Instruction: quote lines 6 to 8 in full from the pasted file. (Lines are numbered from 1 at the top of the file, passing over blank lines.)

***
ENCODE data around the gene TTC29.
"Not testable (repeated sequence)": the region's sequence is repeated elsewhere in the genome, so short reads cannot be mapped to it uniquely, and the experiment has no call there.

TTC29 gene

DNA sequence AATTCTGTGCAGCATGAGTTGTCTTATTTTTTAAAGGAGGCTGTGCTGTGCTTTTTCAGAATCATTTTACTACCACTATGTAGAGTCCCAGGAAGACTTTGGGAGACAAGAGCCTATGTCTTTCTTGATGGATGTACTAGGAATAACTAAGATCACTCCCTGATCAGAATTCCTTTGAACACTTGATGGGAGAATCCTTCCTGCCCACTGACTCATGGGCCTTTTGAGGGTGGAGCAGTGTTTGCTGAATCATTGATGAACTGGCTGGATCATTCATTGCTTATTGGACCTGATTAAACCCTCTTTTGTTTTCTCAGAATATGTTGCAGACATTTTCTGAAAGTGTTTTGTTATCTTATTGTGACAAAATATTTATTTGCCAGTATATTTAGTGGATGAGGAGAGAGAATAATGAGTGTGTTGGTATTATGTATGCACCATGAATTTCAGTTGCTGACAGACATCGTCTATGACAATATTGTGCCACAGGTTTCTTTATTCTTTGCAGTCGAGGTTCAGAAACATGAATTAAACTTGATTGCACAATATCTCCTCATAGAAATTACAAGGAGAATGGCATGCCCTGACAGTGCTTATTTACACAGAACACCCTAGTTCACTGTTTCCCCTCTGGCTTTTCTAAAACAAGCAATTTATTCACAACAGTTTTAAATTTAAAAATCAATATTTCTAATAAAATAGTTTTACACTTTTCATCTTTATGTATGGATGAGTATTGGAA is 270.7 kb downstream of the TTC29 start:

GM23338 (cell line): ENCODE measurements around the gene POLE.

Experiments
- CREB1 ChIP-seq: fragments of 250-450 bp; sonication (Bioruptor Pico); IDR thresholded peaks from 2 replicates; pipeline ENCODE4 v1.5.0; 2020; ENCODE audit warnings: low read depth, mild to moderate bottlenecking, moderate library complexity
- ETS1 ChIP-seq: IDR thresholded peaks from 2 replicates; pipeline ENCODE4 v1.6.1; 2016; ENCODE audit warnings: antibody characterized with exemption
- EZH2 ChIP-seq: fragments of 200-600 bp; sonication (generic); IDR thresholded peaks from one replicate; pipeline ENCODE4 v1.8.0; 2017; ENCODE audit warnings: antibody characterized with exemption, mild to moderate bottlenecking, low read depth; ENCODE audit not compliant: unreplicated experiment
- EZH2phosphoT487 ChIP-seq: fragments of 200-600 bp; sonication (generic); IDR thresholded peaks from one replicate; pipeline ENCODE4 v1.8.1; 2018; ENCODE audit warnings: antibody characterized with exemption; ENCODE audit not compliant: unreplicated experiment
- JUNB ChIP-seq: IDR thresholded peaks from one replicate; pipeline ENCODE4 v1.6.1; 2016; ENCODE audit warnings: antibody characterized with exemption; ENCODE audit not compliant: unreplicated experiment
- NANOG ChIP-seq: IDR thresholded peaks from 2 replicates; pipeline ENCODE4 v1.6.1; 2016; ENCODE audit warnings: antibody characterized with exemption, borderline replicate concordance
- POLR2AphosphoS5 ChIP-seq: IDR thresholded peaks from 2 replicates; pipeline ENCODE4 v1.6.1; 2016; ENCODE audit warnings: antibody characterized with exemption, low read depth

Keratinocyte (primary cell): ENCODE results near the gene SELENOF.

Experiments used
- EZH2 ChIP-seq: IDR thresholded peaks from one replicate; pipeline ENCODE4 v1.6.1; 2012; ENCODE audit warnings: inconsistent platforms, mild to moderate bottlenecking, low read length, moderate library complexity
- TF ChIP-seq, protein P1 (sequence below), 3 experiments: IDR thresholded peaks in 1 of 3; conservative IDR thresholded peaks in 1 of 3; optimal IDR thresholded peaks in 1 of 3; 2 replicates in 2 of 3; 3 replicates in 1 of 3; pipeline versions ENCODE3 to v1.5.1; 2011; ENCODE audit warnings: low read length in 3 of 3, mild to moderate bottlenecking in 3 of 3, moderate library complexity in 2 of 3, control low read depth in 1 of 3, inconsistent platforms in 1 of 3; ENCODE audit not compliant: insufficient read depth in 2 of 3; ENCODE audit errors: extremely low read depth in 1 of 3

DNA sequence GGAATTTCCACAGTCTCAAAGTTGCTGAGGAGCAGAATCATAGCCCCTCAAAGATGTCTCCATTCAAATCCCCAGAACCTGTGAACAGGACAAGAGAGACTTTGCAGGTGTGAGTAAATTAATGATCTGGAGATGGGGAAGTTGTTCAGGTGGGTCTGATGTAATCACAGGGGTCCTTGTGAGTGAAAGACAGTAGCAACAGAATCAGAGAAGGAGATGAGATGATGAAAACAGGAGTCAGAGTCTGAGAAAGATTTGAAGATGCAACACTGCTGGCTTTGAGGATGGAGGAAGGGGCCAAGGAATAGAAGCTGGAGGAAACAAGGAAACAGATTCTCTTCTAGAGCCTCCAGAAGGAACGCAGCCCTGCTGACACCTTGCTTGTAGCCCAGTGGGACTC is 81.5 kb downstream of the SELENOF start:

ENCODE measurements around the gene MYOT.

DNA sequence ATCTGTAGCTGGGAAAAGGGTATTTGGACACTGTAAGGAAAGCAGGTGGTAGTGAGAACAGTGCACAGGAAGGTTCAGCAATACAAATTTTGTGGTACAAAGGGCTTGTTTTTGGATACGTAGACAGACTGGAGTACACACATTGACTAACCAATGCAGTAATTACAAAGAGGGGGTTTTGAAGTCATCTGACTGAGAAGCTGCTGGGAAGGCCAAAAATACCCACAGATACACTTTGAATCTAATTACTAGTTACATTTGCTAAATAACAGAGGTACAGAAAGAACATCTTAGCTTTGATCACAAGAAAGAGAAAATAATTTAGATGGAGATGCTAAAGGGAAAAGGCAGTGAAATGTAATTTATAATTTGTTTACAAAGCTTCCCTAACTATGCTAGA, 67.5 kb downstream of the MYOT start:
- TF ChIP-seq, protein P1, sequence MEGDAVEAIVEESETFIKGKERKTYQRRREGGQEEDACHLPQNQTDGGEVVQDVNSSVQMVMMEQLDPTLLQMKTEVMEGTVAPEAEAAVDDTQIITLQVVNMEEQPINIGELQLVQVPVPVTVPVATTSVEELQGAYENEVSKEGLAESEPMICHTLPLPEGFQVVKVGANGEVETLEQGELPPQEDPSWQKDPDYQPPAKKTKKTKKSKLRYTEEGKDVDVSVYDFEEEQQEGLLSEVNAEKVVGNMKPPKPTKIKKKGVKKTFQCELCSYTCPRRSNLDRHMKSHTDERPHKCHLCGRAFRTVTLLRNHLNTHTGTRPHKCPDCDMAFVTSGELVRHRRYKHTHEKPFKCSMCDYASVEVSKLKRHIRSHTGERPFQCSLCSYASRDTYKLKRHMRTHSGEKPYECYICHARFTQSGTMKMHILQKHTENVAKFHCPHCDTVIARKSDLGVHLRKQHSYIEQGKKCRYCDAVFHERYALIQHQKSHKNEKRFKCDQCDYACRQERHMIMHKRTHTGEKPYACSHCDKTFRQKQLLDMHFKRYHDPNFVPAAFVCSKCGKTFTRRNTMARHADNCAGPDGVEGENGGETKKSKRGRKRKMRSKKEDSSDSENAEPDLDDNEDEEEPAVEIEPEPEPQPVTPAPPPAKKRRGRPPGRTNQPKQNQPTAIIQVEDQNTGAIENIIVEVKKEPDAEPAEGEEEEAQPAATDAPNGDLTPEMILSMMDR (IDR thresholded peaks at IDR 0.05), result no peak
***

Experiments
- CREB1 ChIP-seq: fragments of 250-450 bp; sonication (Bioruptor Pico); IDR thresholded peaks from 2 replicates; pipeline ENCODE4 v1.5.0; 2020; ENCODE audit warnings: low read depth, mild to moderate bottlenecking, moderate library complexity
- ETS1 ChIP-seq: IDR thresholded peaks from 2 replicates; pipeline ENCODE4 v1.6.1; 2016; ENCODE audit warnings: antibody characterized with exemption